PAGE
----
Junko Ushijima, Shigetane Sasaki, Isao Horiuchi, Hiroko Masuko, Tomoyuki Kuwata, Tisio Demitsu and Kenjiro Takagi*
Department of Dermatology, Division of Maternal Fetal, Jichi Medical University, Japan
Received Date: January 23, 2017; Accepted Date: February 22, 2017; Published Date: February 28, 2017
Citation: Ushijima J, Sasaki S, Horiuchi I, Masuko H, Kuwata T, et al. (2017) A Case of Pregnancy Complicated with Type 1 Hereditary Angioedema (HAE 1). J Clin Case Rep 7:924. doi: 10.4172/2165-7920.1000924
Copyright: © 2017 Ushijima J, et al. This is an open-access article distributed under the terms of the Creative Commons Attribution License, which permits unrestricted use, distribution, and reproduction in any medium, provided the original author and source are credited.
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Hereditary angioedema (HAE) is an inherited autosomal dominant trait and symptoms of HAE include sudden onset of edema in various organs, such as subcutaneous edema, laryngeal edema and gastrointestinal tracts mucosa. We have experienced a case of a pregnant woman diagnosed with HAE and successfully managed her pregnancy. The patient was 37 years old, gravida 1, primiparous. She had experienced two attacks of angioedema during pregnancy but her delivery course was not affected by her HAE. The frequency of attacks during pregnancy had decreased compared with before and after pregnancy. Treatment using human C1-inactivator concentrate was as effective for attack suppression during pregnancy as it had been in her non-pregnant state.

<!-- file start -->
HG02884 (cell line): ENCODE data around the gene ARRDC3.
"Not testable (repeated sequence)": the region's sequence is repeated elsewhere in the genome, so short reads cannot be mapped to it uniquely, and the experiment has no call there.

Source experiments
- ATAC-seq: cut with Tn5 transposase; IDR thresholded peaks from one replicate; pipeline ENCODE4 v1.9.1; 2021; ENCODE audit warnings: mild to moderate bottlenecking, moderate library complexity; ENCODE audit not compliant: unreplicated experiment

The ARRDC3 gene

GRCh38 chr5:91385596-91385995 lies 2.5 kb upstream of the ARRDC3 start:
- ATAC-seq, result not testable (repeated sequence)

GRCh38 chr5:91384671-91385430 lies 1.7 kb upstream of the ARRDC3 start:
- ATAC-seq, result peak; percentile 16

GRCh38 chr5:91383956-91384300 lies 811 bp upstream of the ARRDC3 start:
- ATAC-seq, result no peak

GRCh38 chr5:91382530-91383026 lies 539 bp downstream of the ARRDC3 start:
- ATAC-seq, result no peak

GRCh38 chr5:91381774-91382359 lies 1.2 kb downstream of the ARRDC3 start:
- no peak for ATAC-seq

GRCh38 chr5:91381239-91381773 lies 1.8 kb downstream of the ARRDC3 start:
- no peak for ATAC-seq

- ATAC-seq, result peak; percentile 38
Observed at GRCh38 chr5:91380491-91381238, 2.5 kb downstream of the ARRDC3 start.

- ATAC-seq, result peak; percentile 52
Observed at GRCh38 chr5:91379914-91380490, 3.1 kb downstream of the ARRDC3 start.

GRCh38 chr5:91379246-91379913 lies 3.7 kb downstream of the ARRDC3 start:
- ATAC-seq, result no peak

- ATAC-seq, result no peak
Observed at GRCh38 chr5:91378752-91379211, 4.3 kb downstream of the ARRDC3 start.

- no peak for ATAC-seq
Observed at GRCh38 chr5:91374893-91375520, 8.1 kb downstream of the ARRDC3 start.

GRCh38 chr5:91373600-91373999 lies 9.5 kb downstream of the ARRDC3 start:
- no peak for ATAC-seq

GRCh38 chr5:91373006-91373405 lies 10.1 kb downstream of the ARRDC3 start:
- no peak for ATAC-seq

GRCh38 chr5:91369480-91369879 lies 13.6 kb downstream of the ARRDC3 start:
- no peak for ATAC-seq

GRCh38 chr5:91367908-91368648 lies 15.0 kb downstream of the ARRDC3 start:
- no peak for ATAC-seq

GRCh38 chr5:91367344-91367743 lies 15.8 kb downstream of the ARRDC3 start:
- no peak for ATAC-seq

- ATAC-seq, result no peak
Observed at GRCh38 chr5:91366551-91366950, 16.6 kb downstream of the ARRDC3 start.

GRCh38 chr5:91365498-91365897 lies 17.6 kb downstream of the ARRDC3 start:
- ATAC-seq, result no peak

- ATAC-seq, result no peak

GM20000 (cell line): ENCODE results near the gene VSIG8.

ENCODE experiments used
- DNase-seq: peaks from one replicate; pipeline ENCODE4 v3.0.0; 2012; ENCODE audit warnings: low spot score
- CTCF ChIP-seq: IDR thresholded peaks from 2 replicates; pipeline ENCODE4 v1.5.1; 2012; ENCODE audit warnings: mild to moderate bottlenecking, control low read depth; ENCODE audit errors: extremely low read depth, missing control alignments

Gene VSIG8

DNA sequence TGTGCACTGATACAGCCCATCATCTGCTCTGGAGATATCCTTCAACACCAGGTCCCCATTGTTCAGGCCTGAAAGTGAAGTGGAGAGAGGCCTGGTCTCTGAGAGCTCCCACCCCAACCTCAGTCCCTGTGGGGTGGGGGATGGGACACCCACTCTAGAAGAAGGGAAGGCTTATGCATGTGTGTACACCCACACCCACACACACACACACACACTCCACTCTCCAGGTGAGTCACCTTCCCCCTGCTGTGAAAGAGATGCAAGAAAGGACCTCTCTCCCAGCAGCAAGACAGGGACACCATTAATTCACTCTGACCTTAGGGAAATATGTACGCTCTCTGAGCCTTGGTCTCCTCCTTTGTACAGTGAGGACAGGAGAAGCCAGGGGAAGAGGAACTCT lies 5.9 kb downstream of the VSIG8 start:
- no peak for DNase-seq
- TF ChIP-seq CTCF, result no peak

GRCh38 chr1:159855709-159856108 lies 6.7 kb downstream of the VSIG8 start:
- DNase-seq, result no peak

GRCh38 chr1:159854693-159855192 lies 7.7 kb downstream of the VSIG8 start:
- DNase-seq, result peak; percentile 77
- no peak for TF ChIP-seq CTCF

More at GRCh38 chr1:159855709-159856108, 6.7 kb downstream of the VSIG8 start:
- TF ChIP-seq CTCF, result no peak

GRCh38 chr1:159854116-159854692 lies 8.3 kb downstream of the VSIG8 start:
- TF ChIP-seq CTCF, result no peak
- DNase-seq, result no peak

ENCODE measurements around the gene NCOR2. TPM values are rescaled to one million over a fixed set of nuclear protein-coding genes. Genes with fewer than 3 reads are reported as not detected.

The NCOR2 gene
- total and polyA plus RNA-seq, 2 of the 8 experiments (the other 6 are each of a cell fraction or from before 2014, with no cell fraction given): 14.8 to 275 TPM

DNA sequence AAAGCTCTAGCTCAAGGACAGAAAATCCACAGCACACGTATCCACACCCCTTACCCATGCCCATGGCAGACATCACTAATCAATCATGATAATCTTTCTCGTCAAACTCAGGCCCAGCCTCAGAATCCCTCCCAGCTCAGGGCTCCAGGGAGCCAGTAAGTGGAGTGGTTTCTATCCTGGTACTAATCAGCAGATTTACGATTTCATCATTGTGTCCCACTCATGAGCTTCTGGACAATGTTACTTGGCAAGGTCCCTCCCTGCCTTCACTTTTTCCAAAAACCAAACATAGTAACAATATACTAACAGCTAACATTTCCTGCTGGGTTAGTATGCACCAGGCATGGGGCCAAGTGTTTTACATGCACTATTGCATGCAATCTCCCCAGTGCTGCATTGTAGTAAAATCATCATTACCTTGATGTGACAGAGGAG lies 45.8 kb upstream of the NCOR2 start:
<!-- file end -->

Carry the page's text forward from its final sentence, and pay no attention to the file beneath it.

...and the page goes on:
Pregnancy; Hereditary angioedema; Complement 1 inhibitor
Hereditary angioedema (HAE) is a rare disease and its incidence has been estimated to be 1 in 10,000 to 50,000 . HAE is caused by either the amount or the activity of complement 1 inhibitor (C1-INH). HAE is an expression of an inherited autosomal dominant trait and symptoms of HAE include sudden onset of edema in various organs, such as subcutaneous edema, laryngeal edema and gastrointestinal (GI) tract mucosa. The episodes of an attack have been reported as transient and usually resolve within several days. However, upper airway edema may be a life-threatening event. We have experienced a case of a pregnancy complicated with HAE and successfully managed the pregnancy course.